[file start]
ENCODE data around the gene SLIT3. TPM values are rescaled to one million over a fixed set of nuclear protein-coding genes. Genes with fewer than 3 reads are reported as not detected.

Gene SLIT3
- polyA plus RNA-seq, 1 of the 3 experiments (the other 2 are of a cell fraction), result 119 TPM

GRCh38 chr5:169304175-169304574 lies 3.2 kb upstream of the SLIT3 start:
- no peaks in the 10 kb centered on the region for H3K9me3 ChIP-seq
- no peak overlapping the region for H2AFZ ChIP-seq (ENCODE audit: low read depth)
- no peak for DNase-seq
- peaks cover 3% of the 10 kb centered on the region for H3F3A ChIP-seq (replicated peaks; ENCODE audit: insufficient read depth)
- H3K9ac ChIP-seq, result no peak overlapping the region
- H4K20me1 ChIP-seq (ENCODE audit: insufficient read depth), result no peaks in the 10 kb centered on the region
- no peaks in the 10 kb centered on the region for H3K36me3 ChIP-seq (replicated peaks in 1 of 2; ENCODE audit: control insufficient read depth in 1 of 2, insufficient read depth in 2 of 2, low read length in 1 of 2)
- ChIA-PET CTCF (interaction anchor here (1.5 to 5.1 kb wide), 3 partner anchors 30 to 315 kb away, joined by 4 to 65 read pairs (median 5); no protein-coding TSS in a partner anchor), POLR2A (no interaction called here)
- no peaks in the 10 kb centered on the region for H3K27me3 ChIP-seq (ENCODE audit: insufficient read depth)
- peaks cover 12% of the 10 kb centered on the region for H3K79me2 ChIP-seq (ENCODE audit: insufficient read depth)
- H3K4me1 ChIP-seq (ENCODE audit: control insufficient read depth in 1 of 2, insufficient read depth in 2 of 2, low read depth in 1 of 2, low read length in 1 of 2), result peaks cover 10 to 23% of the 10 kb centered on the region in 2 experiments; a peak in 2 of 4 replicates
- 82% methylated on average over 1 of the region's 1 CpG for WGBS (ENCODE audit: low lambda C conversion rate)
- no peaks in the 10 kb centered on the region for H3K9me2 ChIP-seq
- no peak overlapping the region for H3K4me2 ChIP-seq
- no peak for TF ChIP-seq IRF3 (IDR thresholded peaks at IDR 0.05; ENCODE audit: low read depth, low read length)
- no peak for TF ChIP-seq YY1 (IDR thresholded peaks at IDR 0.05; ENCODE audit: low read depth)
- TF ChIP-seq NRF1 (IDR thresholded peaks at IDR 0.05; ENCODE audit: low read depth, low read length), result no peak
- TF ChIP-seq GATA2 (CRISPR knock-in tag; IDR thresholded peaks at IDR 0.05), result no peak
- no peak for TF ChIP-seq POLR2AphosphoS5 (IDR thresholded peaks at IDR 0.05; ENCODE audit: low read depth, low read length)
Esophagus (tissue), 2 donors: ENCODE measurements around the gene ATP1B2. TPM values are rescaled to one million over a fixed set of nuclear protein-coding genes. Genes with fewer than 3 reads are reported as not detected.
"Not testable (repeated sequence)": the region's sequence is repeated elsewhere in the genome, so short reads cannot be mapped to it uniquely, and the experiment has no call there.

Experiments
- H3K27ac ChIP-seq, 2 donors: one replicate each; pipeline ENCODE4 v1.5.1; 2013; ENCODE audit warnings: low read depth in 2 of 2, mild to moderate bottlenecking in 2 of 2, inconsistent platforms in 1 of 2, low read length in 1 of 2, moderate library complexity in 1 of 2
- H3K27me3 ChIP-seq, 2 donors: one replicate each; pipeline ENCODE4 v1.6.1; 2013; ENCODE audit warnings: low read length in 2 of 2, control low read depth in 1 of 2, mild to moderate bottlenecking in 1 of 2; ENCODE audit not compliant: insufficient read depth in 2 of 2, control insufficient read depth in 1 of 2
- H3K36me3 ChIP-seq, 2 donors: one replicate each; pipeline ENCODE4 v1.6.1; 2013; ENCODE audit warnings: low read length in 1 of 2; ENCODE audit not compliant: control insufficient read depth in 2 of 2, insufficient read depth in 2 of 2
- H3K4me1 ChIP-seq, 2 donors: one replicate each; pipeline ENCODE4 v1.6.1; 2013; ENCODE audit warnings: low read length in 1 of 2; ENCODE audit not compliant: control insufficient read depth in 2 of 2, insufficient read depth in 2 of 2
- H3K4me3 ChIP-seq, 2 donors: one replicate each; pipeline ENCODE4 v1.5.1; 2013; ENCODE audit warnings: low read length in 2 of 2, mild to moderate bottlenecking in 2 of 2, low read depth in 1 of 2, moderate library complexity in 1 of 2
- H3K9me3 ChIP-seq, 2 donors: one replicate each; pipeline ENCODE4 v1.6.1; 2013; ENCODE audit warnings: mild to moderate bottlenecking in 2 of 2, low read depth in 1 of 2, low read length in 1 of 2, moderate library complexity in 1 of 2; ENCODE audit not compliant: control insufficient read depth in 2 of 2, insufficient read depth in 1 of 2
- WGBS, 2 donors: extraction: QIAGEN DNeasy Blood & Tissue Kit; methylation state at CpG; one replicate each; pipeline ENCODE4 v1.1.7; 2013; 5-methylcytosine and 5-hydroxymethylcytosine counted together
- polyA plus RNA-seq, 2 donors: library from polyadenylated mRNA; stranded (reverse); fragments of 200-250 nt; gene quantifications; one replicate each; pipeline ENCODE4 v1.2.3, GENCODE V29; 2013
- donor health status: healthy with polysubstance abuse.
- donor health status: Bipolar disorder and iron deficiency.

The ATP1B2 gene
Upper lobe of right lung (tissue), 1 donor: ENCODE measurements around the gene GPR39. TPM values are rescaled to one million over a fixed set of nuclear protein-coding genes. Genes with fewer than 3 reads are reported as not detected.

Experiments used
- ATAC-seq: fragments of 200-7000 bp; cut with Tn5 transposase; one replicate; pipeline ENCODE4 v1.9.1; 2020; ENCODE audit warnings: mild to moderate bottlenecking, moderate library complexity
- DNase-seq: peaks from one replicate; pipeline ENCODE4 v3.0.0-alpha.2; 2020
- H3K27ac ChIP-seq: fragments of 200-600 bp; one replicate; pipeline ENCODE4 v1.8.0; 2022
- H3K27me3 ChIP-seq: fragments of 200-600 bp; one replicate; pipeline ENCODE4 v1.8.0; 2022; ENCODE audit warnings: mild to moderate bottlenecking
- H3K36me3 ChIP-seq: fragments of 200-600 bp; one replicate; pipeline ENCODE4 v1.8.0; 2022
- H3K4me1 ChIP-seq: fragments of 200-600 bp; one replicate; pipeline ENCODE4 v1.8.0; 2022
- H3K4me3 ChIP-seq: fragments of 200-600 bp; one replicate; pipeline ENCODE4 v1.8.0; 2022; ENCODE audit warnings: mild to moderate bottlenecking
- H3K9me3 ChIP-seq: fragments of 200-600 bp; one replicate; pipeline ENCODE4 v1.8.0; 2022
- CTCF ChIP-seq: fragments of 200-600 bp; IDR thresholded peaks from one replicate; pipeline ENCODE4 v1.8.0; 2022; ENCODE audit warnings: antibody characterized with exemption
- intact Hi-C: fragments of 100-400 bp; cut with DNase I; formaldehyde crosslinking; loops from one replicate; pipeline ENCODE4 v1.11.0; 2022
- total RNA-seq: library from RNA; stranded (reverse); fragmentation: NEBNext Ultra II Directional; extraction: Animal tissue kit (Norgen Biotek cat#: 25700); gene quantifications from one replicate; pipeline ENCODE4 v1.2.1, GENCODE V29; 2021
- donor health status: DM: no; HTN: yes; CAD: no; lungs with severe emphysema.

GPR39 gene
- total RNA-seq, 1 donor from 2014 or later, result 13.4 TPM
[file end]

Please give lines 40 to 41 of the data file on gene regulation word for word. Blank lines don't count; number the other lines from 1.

- ATAC-seq: fragments of 200-7000 bp; cut with Tn5 transposase; one replicate; pipeline ENCODE4 v1.9.1; 2020; ENCODE audit warnings: mild to moderate bottlenecking, moderate library complexity
- DNase-seq: peaks from one replicate; pipeline ENCODE4 v3.0.0-alpha.2; 2020